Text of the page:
Great America

Just Say ‘No’ to the Outbreak Jailbreak

In our fight against COVID-19, freeing prisoners could well make us all sicker, and certainly not safer.

A plague is upon us and, like Moses, America’s self-appointed liberators want to use it as an excuse to free captives.

Except today’s prisoners are dangerous, violent criminals and their shepherds are progressive “abolish prison” activists and politicians who view COVID-19 as an opportunity to push their agenda.

Tight quarters and unsanitary conditions on the inside threaten the well-being of America’s worst—its criminals. Well, that’s their current excuse.

Recently, author and former federal inmate Conrad Black made a similar point on these pages.

Thus, we must release criminals to protect them from coronavirus. But it will not protect us from them, as most released prisoners are not being tested for the virus prior to their release.

Tens of thousands of potentially exposed inmates are now free to spread the disease and mayhem alike. In Florida, we discovered (almost a month after the incident) the first known coronavirus-release fatality—by gunshot, not respiratory failure. Repeat felon and 35-time arrestee Joseph Williams murdered a man just a day after the county sheriff sprung him.

But the pro-criminal lobby is undeterred as the ACLU is suing federal, state, and local agencies to free dangerous convicted criminals and illegal aliens amidst the pandemic. And they are winning their freedom.

They are even running TV ads reminiscent of anti-animal abuse com

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mercials, accompanied by similarly heartrending Sarah McLaughlin-type music.

With most states under “stay at home” orders and many jurisdictions threatening jail time for violators, it is rich with irony that the Left sees the outbreak as an opportunity for their long-time goal: letting criminals walk free.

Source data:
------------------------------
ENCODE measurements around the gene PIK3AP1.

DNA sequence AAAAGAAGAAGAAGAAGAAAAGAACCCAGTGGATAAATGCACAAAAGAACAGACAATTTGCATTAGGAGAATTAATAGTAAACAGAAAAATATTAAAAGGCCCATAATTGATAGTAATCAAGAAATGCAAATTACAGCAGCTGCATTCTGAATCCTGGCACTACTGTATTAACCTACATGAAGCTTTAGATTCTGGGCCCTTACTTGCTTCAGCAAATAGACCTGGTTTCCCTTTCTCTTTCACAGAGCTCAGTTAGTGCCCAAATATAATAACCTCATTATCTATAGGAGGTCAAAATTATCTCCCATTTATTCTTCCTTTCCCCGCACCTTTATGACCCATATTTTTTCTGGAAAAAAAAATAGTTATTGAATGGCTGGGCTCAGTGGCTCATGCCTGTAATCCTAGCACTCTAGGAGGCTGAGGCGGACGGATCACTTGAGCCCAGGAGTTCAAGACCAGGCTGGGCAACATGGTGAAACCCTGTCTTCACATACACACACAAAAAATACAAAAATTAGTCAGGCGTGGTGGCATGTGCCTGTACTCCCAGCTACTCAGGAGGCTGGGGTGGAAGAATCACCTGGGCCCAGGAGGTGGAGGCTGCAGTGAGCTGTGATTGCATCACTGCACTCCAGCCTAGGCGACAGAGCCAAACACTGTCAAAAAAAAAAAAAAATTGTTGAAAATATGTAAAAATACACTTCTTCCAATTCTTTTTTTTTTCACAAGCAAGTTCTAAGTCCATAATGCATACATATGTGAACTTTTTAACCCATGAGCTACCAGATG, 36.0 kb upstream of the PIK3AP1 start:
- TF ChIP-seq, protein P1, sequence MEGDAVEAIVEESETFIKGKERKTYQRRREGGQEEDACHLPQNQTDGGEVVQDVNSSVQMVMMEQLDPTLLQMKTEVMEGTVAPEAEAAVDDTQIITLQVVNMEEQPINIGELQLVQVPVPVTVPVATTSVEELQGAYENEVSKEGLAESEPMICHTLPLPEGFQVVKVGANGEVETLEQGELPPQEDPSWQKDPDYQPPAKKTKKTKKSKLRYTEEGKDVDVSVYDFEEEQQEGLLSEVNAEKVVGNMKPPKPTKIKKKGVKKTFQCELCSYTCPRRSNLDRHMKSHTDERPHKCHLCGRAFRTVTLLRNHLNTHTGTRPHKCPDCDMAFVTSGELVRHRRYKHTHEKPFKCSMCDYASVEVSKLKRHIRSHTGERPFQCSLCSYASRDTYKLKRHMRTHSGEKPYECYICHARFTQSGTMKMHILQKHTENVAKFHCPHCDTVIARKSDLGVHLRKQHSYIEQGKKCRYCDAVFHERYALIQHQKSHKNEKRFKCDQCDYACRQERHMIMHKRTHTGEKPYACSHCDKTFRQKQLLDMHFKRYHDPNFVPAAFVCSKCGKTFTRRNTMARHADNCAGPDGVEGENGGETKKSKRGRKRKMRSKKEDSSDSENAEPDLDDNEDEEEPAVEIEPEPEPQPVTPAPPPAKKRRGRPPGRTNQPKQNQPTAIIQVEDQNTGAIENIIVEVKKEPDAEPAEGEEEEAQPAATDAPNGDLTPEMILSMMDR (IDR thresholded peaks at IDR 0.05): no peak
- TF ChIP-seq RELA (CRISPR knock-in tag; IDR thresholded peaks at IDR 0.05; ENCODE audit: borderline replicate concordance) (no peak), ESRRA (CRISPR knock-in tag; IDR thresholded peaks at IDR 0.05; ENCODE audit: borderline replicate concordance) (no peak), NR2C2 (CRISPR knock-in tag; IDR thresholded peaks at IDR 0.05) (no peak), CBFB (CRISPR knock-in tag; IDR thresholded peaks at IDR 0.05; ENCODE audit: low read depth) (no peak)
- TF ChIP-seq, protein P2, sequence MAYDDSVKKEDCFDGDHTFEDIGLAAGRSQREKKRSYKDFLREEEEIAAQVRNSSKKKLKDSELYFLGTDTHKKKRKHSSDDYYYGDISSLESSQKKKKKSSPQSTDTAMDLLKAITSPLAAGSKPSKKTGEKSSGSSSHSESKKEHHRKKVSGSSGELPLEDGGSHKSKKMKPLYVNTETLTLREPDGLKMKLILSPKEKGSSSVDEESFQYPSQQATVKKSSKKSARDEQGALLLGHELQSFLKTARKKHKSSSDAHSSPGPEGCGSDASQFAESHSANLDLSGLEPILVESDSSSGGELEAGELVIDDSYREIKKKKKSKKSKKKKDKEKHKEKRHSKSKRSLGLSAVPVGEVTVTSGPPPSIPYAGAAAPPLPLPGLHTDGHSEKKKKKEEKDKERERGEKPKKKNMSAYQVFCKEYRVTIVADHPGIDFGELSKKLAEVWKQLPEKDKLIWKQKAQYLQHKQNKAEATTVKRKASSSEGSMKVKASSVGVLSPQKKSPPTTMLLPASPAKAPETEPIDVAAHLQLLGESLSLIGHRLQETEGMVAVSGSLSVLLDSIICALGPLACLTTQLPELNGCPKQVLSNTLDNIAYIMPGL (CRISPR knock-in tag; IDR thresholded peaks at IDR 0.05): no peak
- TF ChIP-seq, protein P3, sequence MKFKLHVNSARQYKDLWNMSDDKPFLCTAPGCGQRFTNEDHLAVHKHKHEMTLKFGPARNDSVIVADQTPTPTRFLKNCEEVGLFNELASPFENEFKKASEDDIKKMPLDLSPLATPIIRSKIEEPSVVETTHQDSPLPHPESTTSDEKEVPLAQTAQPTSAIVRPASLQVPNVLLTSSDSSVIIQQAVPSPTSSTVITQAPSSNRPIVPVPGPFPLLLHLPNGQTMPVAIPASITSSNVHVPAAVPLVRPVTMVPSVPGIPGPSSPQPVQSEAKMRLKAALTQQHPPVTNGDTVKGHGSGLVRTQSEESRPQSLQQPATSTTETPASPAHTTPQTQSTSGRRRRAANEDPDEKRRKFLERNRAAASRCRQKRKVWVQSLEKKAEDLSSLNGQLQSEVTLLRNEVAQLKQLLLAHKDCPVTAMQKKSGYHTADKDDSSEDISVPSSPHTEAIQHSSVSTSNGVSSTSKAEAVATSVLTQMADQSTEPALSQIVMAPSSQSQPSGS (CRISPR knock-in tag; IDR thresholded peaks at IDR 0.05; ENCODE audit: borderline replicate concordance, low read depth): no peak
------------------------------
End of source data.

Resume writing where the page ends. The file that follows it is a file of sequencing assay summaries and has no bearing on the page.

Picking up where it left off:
In corona-world, honest citizens are confined to their homes, and their movements are limited under the threat of prison. Meanwhile, to prevent the virus’s spread inside the Big House, prisoners must be freed.

If the “abolish prisons” contingent has its way, the law-abiding must live in cages as lawbreakers leave theirs. They want the world turned upside down.

But that would be unwise, unhealthy, and unsafe.

The first faulty assumption behind the release push is that released criminals will comply with quarantine rules.

Put yourself in the shoes of a man who has spent half his life in a cage, only to be released to sit in another cage after many months, if not years. Would you spend your newfound freedom on the couch watching “The Ellen Show?”

Moreover, these individuals are detained for breaking the law, so the presumption that they will abide civil orders to socially isolate is laughable.

Public health is further endangered by the very nature of pandemic-era crime. Violent acts almost always involve physical contact and force, that often includes the transmission of bodily fluids. If you punch someone in the nose, they begin to bleed, your fist gets cut and now there’s yet another direct contact point for spreading coronavirus.

Similarly, drug dealing—the underlying crime of many of the “nonviolent” offenders that the progressives want out—is unsanitary, to say the least. From their production and wholesale acquisition and transportation to street-level distribution and consumption, illegal narcotics are a dirty business with hundreds—if not thousands—of unwashed hands touching and manipulating the substances. Add to that the unknown chemicals and diluting agents used in making them or the filthy and diseased implements (needles) used to consume them. You’d be better off dining on bat soup.